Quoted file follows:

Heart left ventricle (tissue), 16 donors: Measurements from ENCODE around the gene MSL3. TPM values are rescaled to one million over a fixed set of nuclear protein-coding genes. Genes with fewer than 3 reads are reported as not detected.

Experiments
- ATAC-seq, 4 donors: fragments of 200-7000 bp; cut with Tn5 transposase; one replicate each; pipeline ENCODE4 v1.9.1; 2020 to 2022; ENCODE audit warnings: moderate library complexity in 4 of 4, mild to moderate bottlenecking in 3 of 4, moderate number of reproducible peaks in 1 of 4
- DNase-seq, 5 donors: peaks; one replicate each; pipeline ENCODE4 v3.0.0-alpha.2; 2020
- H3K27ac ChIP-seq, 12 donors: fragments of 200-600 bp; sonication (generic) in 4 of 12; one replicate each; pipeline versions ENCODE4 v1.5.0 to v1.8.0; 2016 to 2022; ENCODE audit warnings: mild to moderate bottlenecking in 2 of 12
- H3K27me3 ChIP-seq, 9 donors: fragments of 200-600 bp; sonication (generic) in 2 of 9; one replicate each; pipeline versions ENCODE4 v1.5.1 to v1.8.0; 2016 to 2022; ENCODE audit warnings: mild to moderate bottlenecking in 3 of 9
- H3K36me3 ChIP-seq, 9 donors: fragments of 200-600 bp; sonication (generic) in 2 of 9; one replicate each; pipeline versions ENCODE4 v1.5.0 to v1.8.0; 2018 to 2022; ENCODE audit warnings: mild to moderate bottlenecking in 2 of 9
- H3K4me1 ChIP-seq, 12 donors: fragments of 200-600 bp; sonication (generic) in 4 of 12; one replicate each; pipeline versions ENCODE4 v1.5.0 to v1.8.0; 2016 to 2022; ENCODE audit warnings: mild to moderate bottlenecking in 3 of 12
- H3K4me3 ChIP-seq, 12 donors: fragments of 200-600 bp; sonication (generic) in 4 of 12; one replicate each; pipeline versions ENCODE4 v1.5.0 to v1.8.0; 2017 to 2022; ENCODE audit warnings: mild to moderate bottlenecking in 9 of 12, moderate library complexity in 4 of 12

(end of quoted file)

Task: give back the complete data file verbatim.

Heart left ventricle (tissue), 16 donors: Measurements from ENCODE around the gene MSL3. TPM values are rescaled to one million over a fixed set of nuclear protein-coding genes. Genes with fewer than 3 reads are reported as not detected.

Experiments
- ATAC-seq, 4 donors: fragments of 200-7000 bp; cut with Tn5 transposase; one replicate each; pipeline ENCODE4 v1.9.1; 2020 to 2022; ENCODE audit warnings: moderate library complexity in 4 of 4, mild to moderate bottlenecking in 3 of 4, moderate number of reproducible peaks in 1 of 4
- DNase-seq, 5 donors: peaks; one replicate each; pipeline ENCODE4 v3.0.0-alpha.2; 2020
- H3K27ac ChIP-seq, 12 donors: fragments of 200-600 bp; sonication (generic) in 4 of 12; one replicate each; pipeline versions ENCODE4 v1.5.0 to v1.8.0; 2016 to 2022; ENCODE audit warnings: mild to moderate bottlenecking in 2 of 12
- H3K27me3 ChIP-seq, 9 donors: fragments of 200-600 bp; sonication (generic) in 2 of 9; one replicate each; pipeline versions ENCODE4 v1.5.1 to v1.8.0; 2016 to 2022; ENCODE audit warnings: mild to moderate bottlenecking in 3 of 9
- H3K36me3 ChIP-seq, 9 donors: fragments of 200-600 bp; sonication (generic) in 2 of 9; one replicate each; pipeline versions ENCODE4 v1.5.0 to v1.8.0; 2018 to 2022; ENCODE audit warnings: mild to moderate bottlenecking in 2 of 9
- H3K4me1 ChIP-seq, 12 donors: fragments of 200-600 bp; sonication (generic) in 4 of 12; one replicate each; pipeline versions ENCODE4 v1.5.0 to v1.8.0; 2016 to 2022; ENCODE audit warnings: mild to moderate bottlenecking in 3 of 12
- H3K4me3 ChIP-seq, 12 donors: fragments of 200-600 bp; sonication (generic) in 4 of 12; one replicate each; pipeline versions ENCODE4 v1.5.0 to v1.8.0; 2017 to 2022; ENCODE audit warnings: mild to moderate bottlenecking in 9 of 12, moderate library complexity in 4 of 12